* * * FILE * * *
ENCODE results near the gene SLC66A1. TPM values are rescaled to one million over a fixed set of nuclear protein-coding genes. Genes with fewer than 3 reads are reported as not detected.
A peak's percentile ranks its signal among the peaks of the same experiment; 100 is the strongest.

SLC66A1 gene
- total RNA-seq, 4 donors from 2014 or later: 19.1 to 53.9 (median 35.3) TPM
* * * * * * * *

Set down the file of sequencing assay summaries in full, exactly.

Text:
ENCODE results near the gene SLC66A1. TPM values are rescaled to one million over a fixed set of nuclear protein-coding genes. Genes with fewer than 3 reads are reported as not detected.
A peak's percentile ranks its signal among the peaks of the same experiment; 100 is the strongest.

SLC66A1 gene
- total RNA-seq, 4 donors from 2014 or later: 19.1 to 53.9 (median 35.3) TPM